Swamp coolers use the principles of evaporative cooling to cool the air.

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If you've ever tested the wind by holding a wet finger in the air, you've used evaporative cooling. The same principle cools you off after a swim, and it also powers one of the oldest and simplest forms of air conditioning. Known in the U.S. as swamp coolers, modern evaporative coolers can trace their lineage to ancient Egypt. They're cheap, efficient and good for the environment, but they come with some limitations, so don't push your standard air conditioner out the window just yet.

The ancient Egyptians had a great need for air conditioning. They accomplished it by hanging wet blankets across the doors of their homes or, if they happened to be royalty, having servants fan them across jugs of water. When hot, dry air passes over water (or better yet, through it) the air cools off. Nowadays, we use electric fans instead of servants, but the principle of cooling the air by evaporation remains the same.

Unfortunately, evaporative air coolers don't work everywhere. Swamps, for instance, are lousy places for swamp coolers. It's not entirely clear where they got the nickname, but it probably refers to the humidity they add to the air or the swampy smell that can develop when they aren't cleaned often enough. In order to work, they need a hot, dry climate. In the U.S., swamp coolers work well in the arid southwest. There were more than 20 million evaporative coolers worldwide in 1998, with four million of those in the US. According to the Energy Information Administration's 2001 appliance report, only three percent of U.S. households had swamp coolers, but in the states along the Rocky Mountain Range, they could be found in 26 percent of the homes.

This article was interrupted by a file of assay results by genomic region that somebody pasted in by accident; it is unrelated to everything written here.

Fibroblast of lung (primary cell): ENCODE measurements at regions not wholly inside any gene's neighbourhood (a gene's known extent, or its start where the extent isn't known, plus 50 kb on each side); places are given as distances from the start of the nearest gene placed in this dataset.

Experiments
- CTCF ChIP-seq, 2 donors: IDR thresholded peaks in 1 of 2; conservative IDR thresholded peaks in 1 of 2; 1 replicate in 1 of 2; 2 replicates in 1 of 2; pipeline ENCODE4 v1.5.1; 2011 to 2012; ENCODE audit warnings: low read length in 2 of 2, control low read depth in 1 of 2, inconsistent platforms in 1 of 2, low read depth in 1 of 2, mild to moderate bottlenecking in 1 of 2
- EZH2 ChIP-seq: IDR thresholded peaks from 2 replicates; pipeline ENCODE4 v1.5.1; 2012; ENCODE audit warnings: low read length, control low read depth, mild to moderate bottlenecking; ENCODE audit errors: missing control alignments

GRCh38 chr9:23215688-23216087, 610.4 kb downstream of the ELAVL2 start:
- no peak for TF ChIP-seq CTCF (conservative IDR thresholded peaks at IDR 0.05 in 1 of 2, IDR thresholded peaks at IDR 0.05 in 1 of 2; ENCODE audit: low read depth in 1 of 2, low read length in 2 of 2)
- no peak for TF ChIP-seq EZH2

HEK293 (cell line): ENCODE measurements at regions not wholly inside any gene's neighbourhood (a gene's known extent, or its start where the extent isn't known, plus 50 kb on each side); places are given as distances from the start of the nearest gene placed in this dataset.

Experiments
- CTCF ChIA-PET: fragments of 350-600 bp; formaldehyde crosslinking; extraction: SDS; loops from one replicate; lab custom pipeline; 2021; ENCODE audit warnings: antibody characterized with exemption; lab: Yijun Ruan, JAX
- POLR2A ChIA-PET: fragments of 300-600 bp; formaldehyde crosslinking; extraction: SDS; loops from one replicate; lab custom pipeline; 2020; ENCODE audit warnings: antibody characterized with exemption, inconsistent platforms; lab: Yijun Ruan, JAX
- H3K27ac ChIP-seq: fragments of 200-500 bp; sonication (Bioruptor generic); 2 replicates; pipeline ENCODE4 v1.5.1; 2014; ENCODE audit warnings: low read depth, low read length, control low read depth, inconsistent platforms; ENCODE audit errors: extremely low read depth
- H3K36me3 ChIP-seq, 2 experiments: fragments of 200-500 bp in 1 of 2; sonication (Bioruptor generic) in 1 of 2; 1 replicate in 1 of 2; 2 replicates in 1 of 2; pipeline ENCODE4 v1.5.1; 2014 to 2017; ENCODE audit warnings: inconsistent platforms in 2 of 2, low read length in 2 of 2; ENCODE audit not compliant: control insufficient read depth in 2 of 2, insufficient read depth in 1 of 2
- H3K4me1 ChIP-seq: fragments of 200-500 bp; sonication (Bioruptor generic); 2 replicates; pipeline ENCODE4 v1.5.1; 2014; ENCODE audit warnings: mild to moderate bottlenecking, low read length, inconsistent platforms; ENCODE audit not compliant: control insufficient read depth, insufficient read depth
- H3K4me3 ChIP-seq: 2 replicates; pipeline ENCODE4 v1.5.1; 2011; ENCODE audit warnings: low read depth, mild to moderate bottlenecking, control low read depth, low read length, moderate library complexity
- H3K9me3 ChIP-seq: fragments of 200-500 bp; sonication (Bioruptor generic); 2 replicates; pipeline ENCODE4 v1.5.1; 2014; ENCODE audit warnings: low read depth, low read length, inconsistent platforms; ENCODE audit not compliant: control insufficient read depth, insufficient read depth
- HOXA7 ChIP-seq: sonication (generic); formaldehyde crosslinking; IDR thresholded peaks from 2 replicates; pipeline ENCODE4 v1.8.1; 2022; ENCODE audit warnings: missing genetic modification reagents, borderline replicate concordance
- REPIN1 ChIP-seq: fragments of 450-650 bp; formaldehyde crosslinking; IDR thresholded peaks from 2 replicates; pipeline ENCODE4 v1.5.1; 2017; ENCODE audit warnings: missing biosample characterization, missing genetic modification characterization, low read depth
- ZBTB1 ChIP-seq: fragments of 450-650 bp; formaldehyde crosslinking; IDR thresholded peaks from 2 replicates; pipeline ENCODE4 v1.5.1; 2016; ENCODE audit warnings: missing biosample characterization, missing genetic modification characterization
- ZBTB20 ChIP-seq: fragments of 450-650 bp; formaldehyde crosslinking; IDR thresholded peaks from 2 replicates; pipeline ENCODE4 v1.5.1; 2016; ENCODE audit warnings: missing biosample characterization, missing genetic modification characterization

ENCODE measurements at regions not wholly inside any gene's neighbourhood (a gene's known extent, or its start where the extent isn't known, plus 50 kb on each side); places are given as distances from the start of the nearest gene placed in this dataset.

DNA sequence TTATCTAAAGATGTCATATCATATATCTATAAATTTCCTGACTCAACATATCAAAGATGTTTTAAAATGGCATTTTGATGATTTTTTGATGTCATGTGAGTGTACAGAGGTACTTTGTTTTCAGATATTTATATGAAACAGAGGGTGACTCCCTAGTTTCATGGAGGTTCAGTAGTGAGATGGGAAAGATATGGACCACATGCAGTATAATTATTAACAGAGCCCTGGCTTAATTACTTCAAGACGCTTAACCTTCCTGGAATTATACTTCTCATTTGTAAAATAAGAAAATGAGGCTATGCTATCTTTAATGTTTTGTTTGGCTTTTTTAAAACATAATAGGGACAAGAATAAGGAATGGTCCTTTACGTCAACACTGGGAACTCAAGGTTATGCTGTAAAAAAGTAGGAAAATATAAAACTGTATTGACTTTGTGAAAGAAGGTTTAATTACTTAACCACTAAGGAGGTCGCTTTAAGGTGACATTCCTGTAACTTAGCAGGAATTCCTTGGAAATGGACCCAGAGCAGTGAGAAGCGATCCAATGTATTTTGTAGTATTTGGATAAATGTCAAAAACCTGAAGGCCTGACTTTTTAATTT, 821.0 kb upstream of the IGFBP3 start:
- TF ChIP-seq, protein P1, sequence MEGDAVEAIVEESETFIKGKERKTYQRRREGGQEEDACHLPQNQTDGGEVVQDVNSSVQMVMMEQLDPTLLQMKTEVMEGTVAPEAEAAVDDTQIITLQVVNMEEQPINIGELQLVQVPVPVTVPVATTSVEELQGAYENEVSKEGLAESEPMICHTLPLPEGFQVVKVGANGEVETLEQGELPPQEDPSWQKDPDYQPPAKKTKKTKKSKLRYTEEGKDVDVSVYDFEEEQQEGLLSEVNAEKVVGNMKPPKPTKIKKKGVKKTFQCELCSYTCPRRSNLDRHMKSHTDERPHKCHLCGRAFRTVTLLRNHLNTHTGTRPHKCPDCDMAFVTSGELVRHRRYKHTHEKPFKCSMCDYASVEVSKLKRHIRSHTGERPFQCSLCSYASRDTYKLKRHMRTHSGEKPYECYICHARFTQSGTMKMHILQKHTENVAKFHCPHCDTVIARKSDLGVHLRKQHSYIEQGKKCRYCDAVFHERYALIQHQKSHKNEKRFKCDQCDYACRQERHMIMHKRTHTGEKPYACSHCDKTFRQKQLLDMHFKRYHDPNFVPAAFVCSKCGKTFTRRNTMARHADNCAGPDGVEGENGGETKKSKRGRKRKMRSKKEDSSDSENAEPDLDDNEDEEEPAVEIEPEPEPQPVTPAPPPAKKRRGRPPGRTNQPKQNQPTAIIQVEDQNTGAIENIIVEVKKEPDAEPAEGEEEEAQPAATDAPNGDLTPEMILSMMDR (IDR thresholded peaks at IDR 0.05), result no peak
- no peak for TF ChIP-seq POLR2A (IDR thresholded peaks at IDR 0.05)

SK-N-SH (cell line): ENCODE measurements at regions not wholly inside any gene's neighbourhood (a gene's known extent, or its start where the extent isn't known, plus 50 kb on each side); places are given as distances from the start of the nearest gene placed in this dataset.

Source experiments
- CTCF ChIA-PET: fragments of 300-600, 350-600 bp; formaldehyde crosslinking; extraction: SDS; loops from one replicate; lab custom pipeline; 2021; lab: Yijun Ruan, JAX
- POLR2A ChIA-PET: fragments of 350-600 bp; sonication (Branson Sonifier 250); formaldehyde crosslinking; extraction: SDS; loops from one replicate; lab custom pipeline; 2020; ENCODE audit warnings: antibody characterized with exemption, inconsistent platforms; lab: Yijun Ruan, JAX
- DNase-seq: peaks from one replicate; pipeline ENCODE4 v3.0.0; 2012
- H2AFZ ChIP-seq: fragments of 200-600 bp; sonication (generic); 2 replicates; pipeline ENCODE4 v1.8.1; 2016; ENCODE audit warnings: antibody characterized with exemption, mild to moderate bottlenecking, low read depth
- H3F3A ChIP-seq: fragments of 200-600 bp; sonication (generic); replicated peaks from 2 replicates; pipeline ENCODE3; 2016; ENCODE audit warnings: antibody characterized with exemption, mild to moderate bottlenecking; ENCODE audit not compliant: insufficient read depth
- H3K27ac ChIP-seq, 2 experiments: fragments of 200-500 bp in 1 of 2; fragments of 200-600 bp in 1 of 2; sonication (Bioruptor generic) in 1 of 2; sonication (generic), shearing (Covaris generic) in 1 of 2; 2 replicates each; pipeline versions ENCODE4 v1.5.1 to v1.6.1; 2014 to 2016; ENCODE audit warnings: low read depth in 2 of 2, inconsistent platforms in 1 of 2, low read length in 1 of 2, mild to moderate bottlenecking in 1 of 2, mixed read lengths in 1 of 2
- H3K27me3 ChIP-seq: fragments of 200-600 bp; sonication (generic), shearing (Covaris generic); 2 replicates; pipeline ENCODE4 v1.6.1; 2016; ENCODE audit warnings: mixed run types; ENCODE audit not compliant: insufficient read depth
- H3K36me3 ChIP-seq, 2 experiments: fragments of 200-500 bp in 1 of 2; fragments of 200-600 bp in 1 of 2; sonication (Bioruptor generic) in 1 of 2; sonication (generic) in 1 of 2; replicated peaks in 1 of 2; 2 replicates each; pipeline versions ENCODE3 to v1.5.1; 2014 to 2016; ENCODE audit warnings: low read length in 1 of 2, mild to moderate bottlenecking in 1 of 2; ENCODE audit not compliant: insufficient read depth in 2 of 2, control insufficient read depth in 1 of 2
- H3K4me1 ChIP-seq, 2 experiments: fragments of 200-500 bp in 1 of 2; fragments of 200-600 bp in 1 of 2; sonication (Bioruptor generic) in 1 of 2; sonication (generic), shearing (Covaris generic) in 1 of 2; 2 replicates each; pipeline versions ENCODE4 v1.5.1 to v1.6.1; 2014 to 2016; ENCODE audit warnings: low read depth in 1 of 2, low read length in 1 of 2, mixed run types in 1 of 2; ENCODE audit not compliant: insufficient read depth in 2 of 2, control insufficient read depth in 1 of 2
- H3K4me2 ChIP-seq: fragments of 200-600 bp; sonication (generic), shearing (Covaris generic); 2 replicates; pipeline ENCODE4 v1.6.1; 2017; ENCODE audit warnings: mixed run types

Swamp coolers are based on a simple, efficient technology that has been around a long time. The principles of evaporative cooling worked for the pharaohs, and they can still work for you. Next we'll take a look at how they work.